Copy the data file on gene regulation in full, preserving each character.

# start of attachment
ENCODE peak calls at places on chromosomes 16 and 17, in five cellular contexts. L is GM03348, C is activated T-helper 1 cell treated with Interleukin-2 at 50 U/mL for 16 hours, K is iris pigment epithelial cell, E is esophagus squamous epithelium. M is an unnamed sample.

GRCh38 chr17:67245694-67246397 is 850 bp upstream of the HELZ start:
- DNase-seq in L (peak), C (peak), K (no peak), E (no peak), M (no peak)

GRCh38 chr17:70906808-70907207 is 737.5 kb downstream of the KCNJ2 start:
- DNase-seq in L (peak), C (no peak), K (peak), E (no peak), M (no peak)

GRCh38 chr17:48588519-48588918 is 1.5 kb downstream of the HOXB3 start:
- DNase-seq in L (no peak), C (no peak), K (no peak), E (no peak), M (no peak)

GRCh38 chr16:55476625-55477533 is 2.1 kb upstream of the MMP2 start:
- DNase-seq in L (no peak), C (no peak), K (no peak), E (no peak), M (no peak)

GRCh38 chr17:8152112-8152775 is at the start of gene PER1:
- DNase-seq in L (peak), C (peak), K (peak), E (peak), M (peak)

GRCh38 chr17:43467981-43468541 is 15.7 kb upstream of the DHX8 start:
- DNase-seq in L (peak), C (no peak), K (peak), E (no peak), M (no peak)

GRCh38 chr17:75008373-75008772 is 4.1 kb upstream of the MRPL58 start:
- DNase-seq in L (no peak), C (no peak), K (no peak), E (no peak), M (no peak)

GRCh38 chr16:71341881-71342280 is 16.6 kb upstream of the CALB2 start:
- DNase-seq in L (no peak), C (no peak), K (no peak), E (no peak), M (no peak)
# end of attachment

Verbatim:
ENCODE peak calls at places on chromosomes 16 and 17, in five cellular contexts. L is GM03348, C is activated T-helper 1 cell treated with Interleukin-2 at 50 U/mL for 16 hours, K is iris pigment epithelial cell, E is esophagus squamous epithelium. M is an unnamed sample.

GRCh38 chr17:67245694-67246397 is 850 bp upstream of the HELZ start:
- DNase-seq in L (peak), C (peak), K (no peak), E (no peak), M (no peak)

GRCh38 chr17:70906808-70907207 is 737.5 kb downstream of the KCNJ2 start:
- DNase-seq in L (peak), C (no peak), K (peak), E (no peak), M (no peak)

GRCh38 chr17:48588519-48588918 is 1.5 kb downstream of the HOXB3 start:
- DNase-seq in L (no peak), C (no peak), K (no peak), E (no peak), M (no peak)

GRCh38 chr16:55476625-55477533 is 2.1 kb upstream of the MMP2 start:
- DNase-seq in L (no peak), C (no peak), K (no peak), E (no peak), M (no peak)

GRCh38 chr17:8152112-8152775 is at the start of gene PER1:
- DNase-seq in L (peak), C (peak), K (peak), E (peak), M (peak)

GRCh38 chr17:43467981-43468541 is 15.7 kb upstream of the DHX8 start:
- DNase-seq in L (peak), C (no peak), K (peak), E (no peak), M (no peak)

GRCh38 chr17:75008373-75008772 is 4.1 kb upstream of the MRPL58 start:
- DNase-seq in L (no peak), C (no peak), K (no peak), E (no peak), M (no peak)

GRCh38 chr16:71341881-71342280 is 16.6 kb upstream of the CALB2 start:
- DNase-seq in L (no peak), C (no peak), K (no peak), E (no peak), M (no peak)